H: Is there one item that you can’t imagine not carrying…a Rockmount signature piece?
SW: We are a shirt company first and foremost. Our signature design has been with us always. I can’t imagine not making it in white pima cotton or denim…forever.
H: What keeps you doing this…ever considered–gasp–selling the business?
SW: We’ve been on a roll for the last 10-plus years. My grandfather did this over 60 years, my father 50 years, and I am now at 35 years. (As I said, we are stubborn.) I’ll keep on doing it as long as it is fun and we are profitable. We receive inquiries from time to time about selling out, but I come from a long line of workaholics. I like to have some work to do even when on vacation. I need the structure, so if this led to something else I would consider it, but stopping cold is not in my DNA.
H: Is anything from Rockmount made entirely in America? What’s something people might not know about the challenges of clothing truly “Made in the U.S.A.”?
SW: We make everything we can in the USA. Unfortunately, it is not feasible in some categories, so we are forced to import. But in many ways, we are the last guys standing. It’s not easy making shirts in the U.S., but we do it because real western shirts should be made in the U.S.A., not third world countries. It is absurd to make Americana in places that do not pay living wages by our standards.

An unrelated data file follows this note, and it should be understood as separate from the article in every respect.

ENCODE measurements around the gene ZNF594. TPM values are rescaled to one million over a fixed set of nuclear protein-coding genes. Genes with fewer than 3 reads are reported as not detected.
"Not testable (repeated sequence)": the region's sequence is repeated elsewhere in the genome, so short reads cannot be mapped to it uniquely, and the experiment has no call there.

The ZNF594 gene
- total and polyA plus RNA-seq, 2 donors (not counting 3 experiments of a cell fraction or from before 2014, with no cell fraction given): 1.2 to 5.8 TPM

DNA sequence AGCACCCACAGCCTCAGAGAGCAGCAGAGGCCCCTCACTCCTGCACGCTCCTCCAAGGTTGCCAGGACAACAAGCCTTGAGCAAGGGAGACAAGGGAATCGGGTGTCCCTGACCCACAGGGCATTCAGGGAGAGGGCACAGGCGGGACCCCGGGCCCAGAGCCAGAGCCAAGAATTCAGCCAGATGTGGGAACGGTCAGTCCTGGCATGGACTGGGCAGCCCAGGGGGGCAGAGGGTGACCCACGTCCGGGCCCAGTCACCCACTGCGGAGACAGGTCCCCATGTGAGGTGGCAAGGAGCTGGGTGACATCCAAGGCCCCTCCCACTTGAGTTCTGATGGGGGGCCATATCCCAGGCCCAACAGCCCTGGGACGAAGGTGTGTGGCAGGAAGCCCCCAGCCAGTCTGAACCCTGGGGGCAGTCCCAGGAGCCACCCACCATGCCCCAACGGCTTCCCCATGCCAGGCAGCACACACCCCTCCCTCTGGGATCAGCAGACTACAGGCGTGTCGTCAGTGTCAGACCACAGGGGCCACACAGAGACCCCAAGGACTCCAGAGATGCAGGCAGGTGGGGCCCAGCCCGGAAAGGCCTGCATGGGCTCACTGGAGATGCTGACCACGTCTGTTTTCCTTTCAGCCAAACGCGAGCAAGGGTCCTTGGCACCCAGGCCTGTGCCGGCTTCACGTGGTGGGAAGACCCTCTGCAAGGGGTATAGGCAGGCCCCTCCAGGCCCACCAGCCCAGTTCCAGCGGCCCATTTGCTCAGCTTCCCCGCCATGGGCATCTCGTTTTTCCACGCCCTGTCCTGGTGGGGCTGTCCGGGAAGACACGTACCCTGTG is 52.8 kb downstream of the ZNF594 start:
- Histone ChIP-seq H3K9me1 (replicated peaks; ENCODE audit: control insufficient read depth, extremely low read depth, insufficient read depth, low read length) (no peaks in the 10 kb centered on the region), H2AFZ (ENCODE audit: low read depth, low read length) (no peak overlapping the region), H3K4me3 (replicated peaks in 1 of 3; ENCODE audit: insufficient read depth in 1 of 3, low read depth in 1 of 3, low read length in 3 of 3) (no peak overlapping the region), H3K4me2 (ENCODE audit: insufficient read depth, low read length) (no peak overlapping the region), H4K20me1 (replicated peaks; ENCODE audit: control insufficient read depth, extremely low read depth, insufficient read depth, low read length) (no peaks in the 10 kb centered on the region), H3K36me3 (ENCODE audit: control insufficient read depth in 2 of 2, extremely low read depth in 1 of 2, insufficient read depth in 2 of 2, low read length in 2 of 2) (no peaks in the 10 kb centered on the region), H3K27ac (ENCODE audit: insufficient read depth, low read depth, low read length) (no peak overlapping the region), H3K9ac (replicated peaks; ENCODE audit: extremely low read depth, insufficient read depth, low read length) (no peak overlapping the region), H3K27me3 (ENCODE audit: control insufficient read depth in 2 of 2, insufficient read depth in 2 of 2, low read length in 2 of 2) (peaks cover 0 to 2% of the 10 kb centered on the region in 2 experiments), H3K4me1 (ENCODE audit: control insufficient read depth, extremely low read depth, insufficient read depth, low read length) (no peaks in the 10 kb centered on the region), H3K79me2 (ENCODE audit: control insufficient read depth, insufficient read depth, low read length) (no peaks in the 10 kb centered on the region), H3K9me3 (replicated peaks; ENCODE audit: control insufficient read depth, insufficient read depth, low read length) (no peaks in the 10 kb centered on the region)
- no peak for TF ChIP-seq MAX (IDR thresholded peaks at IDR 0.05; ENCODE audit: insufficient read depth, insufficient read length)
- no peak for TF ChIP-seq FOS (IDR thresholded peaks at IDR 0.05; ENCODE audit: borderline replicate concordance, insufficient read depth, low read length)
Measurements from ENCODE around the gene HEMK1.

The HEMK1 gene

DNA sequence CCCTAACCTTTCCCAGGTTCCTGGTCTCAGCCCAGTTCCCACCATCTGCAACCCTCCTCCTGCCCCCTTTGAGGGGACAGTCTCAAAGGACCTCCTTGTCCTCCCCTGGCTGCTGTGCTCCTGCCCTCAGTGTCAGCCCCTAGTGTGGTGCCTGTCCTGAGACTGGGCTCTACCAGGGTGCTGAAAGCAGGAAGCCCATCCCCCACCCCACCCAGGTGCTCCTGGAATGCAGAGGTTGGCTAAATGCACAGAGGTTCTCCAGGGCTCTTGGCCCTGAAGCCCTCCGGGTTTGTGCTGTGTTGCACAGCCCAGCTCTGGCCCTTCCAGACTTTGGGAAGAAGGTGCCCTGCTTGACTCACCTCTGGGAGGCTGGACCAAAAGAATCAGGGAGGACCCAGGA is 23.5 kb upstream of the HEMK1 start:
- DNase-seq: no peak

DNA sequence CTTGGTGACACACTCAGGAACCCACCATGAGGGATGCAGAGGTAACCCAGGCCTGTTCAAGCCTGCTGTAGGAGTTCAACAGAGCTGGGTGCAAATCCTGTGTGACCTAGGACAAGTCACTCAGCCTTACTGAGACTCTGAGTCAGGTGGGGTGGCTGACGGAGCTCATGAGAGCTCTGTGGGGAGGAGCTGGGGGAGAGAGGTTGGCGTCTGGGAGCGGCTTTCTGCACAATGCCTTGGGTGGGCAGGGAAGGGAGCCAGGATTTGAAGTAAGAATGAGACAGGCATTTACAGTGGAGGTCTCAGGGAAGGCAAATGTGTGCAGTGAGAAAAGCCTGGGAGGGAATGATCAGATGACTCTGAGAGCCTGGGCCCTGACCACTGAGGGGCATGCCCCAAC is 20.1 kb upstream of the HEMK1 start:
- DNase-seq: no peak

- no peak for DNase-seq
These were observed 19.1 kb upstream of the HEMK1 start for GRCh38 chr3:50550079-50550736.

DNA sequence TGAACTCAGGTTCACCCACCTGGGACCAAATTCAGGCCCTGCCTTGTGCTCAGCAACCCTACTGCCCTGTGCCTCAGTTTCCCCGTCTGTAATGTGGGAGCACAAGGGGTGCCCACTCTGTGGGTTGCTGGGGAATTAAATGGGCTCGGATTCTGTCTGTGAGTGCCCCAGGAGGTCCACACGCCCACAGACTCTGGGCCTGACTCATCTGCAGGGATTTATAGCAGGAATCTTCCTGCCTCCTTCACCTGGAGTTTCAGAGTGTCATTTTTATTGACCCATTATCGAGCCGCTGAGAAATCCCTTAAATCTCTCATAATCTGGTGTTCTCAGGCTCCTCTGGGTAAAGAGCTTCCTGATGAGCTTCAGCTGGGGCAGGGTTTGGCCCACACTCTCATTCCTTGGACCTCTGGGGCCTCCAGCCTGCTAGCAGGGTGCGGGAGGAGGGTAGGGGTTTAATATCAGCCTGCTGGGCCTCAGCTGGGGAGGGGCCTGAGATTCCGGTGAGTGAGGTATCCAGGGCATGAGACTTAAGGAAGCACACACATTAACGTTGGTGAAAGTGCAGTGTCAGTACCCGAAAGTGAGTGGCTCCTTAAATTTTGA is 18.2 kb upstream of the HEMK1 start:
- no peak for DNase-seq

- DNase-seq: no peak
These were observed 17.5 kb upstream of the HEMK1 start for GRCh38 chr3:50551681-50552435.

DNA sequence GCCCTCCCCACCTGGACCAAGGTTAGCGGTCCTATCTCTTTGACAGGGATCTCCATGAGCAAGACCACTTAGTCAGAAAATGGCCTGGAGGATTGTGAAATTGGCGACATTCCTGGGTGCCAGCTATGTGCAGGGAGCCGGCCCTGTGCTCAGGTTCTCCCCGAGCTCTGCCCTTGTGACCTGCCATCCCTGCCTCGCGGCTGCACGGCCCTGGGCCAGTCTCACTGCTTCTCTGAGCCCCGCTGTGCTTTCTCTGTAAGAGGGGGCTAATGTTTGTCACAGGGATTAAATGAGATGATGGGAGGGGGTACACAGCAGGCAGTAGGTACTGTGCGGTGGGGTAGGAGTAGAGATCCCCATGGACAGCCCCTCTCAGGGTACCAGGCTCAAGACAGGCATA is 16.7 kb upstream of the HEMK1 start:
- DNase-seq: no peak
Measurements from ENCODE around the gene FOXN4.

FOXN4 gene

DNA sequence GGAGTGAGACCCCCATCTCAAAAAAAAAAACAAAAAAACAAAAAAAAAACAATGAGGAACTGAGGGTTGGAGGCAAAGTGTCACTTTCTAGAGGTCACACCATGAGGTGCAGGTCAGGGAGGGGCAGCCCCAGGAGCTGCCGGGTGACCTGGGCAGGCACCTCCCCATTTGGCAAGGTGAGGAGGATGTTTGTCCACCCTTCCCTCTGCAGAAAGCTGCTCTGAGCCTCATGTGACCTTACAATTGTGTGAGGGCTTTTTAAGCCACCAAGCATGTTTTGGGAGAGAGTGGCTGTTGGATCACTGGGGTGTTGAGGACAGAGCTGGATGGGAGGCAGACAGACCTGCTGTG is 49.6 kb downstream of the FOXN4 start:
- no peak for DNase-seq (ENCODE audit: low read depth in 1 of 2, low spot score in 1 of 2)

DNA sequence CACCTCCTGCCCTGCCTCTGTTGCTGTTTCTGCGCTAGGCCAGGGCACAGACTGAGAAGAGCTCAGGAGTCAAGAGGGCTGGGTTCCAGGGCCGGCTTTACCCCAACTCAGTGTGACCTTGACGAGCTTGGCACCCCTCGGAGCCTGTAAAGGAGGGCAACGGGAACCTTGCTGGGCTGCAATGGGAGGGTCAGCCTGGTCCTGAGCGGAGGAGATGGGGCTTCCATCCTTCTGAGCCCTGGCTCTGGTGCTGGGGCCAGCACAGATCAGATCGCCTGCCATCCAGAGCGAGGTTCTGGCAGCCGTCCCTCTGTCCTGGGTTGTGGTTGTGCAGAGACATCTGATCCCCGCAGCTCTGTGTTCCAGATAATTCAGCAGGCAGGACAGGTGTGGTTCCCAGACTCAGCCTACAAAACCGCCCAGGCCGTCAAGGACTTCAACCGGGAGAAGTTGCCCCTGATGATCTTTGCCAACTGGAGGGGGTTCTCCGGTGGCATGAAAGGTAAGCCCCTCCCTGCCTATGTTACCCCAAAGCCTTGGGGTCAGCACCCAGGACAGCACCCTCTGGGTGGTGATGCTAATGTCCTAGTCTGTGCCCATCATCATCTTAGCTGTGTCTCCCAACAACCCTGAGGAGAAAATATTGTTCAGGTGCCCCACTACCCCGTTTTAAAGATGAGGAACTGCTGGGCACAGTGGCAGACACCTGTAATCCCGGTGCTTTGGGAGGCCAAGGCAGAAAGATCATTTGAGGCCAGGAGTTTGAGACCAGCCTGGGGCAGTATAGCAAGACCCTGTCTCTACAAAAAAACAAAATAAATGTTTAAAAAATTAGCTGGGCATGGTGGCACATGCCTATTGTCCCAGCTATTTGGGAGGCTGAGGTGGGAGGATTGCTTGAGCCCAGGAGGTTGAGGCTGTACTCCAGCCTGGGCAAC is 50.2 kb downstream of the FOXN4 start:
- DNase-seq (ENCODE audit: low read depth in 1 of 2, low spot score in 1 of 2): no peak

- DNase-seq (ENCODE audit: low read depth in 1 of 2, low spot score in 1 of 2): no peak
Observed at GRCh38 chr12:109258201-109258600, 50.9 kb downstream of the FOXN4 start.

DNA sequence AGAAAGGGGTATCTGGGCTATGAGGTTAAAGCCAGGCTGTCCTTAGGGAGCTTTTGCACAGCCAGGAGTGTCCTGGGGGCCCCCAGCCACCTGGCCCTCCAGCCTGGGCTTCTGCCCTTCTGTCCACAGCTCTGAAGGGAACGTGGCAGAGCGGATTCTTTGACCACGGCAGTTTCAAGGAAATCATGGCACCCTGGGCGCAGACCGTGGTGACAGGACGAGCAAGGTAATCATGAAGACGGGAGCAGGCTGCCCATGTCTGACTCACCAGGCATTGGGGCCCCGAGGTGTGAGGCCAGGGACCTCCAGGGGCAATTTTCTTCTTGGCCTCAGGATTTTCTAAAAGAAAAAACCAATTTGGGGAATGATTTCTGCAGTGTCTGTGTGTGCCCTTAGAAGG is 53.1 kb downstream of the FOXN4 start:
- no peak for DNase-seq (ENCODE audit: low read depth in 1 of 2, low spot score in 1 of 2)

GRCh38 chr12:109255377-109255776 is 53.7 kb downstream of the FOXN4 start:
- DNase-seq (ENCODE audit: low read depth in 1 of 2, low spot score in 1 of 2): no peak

H: What part of your company’s past most inspires you?
SW: I love that rock stars like Elvis, Bob Dylan, Springsteen, and Eric Clapton wore and wear Rockmount. We never know who is going to contact us or walk in the door. Not too long ago, Robert Plant came by and I got to spend time with him over the course of a weekend. He was inspiring, eloquent, approachable and full of energy.
H: What’s something we can look forward to from the brand in the future?
SW: Something new every week! Right now we are building up our flannel inventory. We have these really sweet shadow plaids coming out.
H: Some pieces…the retro embroideries for instance…seem kinda’ out there. Who buys this stuff?
SW: Grandsons to granddads. (JB: OK, fine—I have more than my fair share of these, too.)
H: This has been a family business forever–think it will stay that way…do you want it too?
SW: Sure, I’d like it to stay in the family, but that happens less and less. Second generation succession is something like 30%, third generation 7%. It may not be in the cards.
H: What place do you feel Rockmount holds in the heritage brand universe?
SW: I think there is a strong appreciation for heritage brands, especially small family businesses. And despite being small, we have a huge reach, selling in dozens of countries to an amazing range of people.
H: When you meet someone and they ask you, “what do you do,” what do you tell them?
SW: I make the world safe for western wear.
Safe indeed, and we’re all the better for it. Thinking back on my childhood fantasies, I didn’t really want to be a cowboy, I wanted to dress like one. (A family outing in my early teens that included horseback riding was nothing short of terrifying…horses are enormous and mine made it very clear he did not want to be ridden no matter what I whispered to him.)
I still have an aversion to encounters with livestock, but I’ll take all the Rockmount Ranch Wear I can get. And since the Autumn mercury here in Venice Beach could dip down into the high 60’s, I’ll be checking out those flannel shadow plaids Steve mentioned. You might set a spell, mosey on over to the site, and do the same, pardner. (See, not even the lingo works for me…I’m as authentic as Stallone in Rhinestone.)
Rockmount Ranch Wear is located at 1626 Wazee St., Denver, CO, 80202. Learn more about them at their official website.